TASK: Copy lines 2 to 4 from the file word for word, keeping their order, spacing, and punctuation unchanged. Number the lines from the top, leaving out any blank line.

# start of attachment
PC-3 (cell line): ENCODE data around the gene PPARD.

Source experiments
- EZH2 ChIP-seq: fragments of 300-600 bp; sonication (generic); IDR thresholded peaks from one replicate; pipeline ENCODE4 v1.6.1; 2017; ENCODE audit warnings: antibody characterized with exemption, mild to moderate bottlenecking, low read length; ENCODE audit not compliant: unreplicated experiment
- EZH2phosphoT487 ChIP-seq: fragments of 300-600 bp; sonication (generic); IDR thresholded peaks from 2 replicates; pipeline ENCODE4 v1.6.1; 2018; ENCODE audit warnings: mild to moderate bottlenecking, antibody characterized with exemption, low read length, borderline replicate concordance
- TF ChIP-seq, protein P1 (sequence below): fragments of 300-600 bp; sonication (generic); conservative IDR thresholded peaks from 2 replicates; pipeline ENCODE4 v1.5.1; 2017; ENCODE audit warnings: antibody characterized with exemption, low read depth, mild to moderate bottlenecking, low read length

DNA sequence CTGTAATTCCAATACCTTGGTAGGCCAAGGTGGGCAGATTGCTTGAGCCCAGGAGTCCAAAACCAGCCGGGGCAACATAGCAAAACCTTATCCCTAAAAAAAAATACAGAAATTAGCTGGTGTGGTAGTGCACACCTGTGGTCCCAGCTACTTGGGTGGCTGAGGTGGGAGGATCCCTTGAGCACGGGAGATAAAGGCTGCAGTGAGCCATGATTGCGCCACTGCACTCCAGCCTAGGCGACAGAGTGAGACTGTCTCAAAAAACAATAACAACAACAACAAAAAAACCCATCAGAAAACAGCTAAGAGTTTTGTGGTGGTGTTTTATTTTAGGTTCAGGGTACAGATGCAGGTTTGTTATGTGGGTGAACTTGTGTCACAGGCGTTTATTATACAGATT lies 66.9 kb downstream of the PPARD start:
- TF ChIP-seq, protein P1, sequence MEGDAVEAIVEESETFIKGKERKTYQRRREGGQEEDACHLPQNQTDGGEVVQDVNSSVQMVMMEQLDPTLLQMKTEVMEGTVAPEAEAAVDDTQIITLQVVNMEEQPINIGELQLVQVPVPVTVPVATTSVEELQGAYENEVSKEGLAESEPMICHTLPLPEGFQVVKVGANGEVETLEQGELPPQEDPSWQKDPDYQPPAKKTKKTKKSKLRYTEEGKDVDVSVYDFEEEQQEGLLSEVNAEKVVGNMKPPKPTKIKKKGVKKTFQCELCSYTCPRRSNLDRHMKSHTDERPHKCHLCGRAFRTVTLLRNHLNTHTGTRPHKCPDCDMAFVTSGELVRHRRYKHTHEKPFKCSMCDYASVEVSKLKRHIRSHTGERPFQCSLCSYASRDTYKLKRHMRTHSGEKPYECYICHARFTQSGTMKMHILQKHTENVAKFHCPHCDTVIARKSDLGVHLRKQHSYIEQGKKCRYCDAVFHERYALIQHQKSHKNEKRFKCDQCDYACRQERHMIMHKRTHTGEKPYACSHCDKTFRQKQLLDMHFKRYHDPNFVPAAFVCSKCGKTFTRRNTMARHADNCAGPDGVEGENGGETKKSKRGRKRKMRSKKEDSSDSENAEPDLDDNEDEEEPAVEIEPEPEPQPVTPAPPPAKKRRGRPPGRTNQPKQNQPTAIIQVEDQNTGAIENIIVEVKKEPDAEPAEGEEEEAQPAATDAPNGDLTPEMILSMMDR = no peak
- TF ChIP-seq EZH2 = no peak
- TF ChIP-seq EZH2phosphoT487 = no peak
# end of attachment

Source experiments
- EZH2 ChIP-seq: fragments of 300-600 bp; sonication (generic); IDR thresholded peaks from one replicate; pipeline ENCODE4 v1.6.1; 2017; ENCODE audit warnings: antibody characterized with exemption, mild to moderate bottlenecking, low read length; ENCODE audit not compliant: unreplicated experiment
- EZH2phosphoT487 ChIP-seq: fragments of 300-600 bp; sonication (generic); IDR thresholded peaks from 2 replicates; pipeline ENCODE4 v1.6.1; 2018; ENCODE audit warnings: mild to moderate bottlenecking, antibody characterized with exemption, low read length, borderline replicate concordance